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I am writing a program that has the alphabet on the screen and randomly says a letter. Then the user is to click on a letter (whether right or wrong) and then move on to the next for statement until all ten are done. How do I get the program to pause until the user selects a letter on the screen before moving on? The letters are buttons on the screen that are clicked on with a mouse by the kids. Here is what I have so far:
private void StrtGmBtn_Click(object sender, EventArgs e)
    //Set variables
    string correct = "Your right!  Great Job!!";
    string incorrect = "Sorry thats wrong:(";
    int count = 10; //Number of times to play in one game
    char[] pick = new char[count];//Variable for each selection
    for (int i = 0; i < count;)
        pick[i] = GetRndm();
        if (LetterChoice == pick[i])
            AnswersTxt.Text = correct;
            AnswersTxt.Text = incorrect;

public static char GetRndm()
    // This method returns a random lowercase letter.
    // ... Between 'a' and 'z' inclusize.
    int num = _random.Next(0, 26); // Zero to 25
    char let = (char)('a' + num);

    return let;
private void  SayLetter(char a)
    //char let = (char)('a' + a);
     SoundPlayer Game = new SoundPlayer
                   (@"" + a + ".wav");
Thanks in advance for any help! I am new and just trying to write something for my kids to play with!
Updated 25-Feb-12 11:15am
Sander Rossel 25-Feb-12 15:09pm    
Posting such a long piece of code isn't going to get you friends here. It costs us quite some time to read it all, and most of it is irrelevant. Posting it AGAIN is a sin punished by probably not getting an answer. Next time if you want to update your question use the 'Improve question' button on the lower right side of your question instead of posting your fix as an answer to your own question. I suggest you use the 'Improve question' button now to remove all the irrelevant code so we can help you better.
Sergey Alexandrovich Kryukov 25-Feb-12 15:34pm    
Are you serious? Hoping for improving the question? Did you read a title of it?
Anyway, no improvement is needed. Poor kids -- the father tries to teach them typing, while his own problem is typing too much, using hands instead of using his brain.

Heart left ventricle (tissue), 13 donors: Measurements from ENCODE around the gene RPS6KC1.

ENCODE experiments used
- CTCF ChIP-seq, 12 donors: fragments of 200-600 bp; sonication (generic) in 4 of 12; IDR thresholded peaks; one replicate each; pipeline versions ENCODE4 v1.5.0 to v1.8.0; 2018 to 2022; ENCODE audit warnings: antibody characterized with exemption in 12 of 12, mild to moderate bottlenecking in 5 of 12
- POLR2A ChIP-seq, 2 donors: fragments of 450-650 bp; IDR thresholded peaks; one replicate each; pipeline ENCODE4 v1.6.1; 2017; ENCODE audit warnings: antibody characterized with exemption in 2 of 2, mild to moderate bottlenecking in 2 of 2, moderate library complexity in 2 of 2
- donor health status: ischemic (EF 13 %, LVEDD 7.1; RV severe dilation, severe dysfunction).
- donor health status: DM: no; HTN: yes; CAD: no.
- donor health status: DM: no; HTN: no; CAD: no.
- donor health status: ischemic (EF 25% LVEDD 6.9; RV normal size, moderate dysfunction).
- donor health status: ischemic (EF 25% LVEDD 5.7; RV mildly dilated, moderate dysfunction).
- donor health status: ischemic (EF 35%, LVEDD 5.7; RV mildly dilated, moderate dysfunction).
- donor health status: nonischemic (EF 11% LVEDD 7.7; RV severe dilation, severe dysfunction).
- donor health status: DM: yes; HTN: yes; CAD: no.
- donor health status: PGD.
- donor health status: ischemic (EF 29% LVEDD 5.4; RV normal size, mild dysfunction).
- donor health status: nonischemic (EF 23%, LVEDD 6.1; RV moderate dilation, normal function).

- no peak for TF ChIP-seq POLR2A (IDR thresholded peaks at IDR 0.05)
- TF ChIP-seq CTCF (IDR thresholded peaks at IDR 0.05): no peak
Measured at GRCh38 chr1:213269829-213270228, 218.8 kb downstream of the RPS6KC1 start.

I answered, please see.
Sander Rossel 25-Feb-12 15:42pm    
Haven't really read the code, looked to fishy for my taste... Also, I was wondering how you could NOT have a WinForm app waiting for user input, but then again, I haven't read the code either.
James M. White 25-Feb-12 15:46pm    
I created a CASE statement that has the random letters assigned and want to wait until the user clicks on one of 26 buttons on the form to then move on to the next case. Should I be doing this in another way?
LanFanNinja 25-Feb-12 18:05pm    
Check out my solution. I have posted some code for you to study.

Hi! I have written some code for you to check out. You should be able to create a new windows forms project and just past this code in place of the class Form1 code that is generated.

This is a complete solution I wrote for you to give you some ideas of how you could do something like this using a winforms project.

NOTE: I would suggest you download all the sound files from the url you are passing to the sound player so you can be sure they are available when you go to play them.

If you have any questions about the code just leave me a comment and I will try to help you out.

public partial class Form1 : Form
    Button[] alphaButtons = new Button[26];
    char[] charsToSay = new char[10];
    char letterChoice;
    int charIdx = 0;

    public Form1()

        int asciiCode = 65;
        for (int i = 0; i < alphaButtons.Length; i++)
            alphaButtons[i] = new Button();
            //add the button control to the form
            alphaButtons[i].Size = new System.Drawing.Size(20, 32);